Kinne Ranch - Anoka

William B. Kinne, who in 1929 became lieutenant-governor of Idaho, with his wife Isabella “Belle” Kinne and their children, Helen and Harold. The Harold Kinne VFW Post #3296 in Orofino is named after Harold, shown in this photo. (Photo from Dr. Watts’ Anoka photos, and printed in the October Idaho Magazine.)

I was thrilled when recently one of the Clearwater Historical Society’s board members shared the October 2019 Idaho Magazine with me, thank you, Irene. There is a fascinating article, with photos, featured in the magazine about the intriguing community of Anoka.

A family friend, Mike McCarthy, had messaged me, letting me know that Anoka was going to be featured in the upcoming publication. I was anxiously awaiting to see this month’s publication, and was thrilled when one of the gals at the Tribune told me that Irene had left an issue for me to see.

If you are unfamiliar with the rich history behind Anoka, you are missing out on what I believe to be some of Idaho’s most fascinating history. It was a settlement located on the North Fork of the Clearwater River. According to the magazine’s article, in the early 2000’s a man named Jim Smith was tearing down an old building in rural Oregon when he found a box of negatives.

The photos had been taken by a man named Dr. Watts. On the photos was an identification of “Anoka, Idaho.” Jim contacted a friend who lived in Craigmont, Eddie Anderson, according to the article. Eddie was familiar with Anoka from hearing about the community when he had worked with Richard “Tia” Pomponio.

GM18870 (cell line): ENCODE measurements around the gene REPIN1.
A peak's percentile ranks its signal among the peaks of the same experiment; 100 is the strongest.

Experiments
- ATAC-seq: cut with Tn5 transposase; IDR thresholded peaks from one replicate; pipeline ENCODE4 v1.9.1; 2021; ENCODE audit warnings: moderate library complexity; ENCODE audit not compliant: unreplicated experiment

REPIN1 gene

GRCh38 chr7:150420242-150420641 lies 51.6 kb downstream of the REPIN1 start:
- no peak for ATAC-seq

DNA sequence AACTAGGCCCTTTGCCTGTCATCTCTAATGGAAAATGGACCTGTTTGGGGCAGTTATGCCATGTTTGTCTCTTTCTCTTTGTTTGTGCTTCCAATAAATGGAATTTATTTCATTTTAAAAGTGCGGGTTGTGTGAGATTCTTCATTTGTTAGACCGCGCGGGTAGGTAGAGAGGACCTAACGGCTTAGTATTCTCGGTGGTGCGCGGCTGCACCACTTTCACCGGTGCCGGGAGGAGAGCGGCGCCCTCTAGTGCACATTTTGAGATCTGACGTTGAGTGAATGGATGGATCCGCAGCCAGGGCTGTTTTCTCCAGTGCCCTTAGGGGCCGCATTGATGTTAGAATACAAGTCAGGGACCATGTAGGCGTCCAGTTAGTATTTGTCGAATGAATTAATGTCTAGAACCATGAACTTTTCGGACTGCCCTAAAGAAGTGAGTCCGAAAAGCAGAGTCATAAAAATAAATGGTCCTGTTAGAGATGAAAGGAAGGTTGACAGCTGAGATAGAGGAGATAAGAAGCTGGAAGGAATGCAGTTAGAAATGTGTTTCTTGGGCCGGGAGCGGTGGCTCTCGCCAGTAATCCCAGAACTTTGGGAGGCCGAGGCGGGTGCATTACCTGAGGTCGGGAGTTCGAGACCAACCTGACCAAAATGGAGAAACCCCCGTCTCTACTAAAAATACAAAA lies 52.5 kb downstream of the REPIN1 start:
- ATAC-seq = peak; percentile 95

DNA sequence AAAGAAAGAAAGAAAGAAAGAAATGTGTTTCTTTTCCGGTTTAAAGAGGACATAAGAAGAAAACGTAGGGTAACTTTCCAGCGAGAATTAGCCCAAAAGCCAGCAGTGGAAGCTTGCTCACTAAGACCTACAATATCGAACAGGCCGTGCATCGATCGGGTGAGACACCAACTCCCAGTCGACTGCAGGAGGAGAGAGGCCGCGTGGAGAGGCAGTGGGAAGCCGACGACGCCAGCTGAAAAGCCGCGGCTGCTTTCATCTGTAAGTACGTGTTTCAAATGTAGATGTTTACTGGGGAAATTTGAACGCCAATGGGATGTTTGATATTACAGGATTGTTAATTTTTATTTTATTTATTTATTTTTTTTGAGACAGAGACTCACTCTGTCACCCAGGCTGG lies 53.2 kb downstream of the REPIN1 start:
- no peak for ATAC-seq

Eddie gave the prints to Tia, a historical society board member, who had them scanned onto disks. Tia gave copies of the images to Mike McCarthy, who realized he had prints of some of the photos in his family scrapbook. Mike’s grandfather, William B. Kinne, who became an Idaho lieutenant-governor, was among the Anoka homesteaders, along with other ancestors of Mikes.

The magazine’s article goes on to tell about the community, along with information from a 2014 Lewiston Tribune article on Anoka and an April 10, 1910 article from the Kendrick Gazette, and also features several photos.

If you love history, love Idaho, or just love a great article, make sure to get your hands on an October issue of Idaho Magazine, and read “Up on the North Fork, A Ghost Town Photo Trove,” you won’t be disappointed.

(0) comments

Welcome to the discussion.

Keep it Clean. Please avoid obscene, vulgar, lewd, racist or sexually-oriented language.
Don't Threaten. Threats of harming another person will not be tolerated.
Be Truthful. Don't knowingly lie about anyone or anything.
Be Nice. No racism, sexism or any sort of -ism that is degrading to another person.
Be Proactive. Use the 'Report' link on each comment to let us know of abusive posts.
Share with Us. We'd love to hear eyewitness accounts, the history behind an article.